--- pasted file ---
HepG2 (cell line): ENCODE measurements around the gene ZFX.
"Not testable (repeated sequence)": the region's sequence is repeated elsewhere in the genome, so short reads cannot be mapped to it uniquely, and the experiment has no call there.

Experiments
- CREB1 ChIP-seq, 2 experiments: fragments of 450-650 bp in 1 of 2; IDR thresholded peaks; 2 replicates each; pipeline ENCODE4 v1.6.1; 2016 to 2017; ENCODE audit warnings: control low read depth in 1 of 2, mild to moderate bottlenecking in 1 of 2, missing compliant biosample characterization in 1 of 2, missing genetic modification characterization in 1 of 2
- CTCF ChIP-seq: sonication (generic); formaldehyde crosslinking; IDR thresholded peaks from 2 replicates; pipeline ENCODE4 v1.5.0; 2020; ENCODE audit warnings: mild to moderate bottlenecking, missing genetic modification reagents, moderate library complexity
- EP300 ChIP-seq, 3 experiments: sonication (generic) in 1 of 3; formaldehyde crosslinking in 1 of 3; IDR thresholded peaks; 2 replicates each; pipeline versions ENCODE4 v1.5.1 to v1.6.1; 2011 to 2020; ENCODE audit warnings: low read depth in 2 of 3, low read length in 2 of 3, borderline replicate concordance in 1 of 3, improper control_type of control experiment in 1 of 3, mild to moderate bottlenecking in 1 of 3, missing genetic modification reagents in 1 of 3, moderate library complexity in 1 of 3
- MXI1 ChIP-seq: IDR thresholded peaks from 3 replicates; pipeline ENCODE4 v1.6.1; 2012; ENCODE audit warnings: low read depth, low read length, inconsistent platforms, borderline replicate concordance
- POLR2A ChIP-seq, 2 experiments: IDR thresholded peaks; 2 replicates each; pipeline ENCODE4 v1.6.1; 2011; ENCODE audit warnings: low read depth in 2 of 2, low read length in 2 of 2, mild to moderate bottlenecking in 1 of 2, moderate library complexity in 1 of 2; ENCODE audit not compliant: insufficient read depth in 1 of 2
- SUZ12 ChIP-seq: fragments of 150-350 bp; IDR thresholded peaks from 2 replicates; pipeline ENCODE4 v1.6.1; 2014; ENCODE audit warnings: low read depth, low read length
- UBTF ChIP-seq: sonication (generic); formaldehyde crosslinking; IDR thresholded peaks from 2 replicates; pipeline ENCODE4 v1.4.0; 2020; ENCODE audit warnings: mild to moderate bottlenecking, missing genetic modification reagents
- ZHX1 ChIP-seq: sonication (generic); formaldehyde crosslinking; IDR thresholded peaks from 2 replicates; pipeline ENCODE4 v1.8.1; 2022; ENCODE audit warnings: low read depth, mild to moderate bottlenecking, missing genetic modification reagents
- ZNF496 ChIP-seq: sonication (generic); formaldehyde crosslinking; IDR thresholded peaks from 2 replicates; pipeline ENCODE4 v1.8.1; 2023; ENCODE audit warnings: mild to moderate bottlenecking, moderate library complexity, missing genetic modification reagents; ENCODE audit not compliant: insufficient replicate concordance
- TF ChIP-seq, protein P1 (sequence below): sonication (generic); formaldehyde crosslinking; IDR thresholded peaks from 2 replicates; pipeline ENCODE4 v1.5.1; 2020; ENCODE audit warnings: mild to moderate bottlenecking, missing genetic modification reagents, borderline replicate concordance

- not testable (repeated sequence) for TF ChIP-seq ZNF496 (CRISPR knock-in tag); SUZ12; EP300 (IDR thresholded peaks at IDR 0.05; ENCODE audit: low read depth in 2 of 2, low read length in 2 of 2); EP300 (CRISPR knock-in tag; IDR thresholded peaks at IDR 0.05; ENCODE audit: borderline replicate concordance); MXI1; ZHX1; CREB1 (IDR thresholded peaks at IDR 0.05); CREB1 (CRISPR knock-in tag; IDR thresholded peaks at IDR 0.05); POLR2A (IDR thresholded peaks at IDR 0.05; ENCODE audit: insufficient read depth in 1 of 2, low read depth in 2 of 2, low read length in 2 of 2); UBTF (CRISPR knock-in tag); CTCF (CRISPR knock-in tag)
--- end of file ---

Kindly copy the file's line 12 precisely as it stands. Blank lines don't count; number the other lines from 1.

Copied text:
- ZNF496 ChIP-seq: sonication (generic); formaldehyde crosslinking; IDR thresholded peaks from 2 replicates; pipeline ENCODE4 v1.8.1; 2023; ENCODE audit warnings: mild to moderate bottlenecking, moderate library complexity, missing genetic modification reagents; ENCODE audit not compliant: insufficient replicate concordance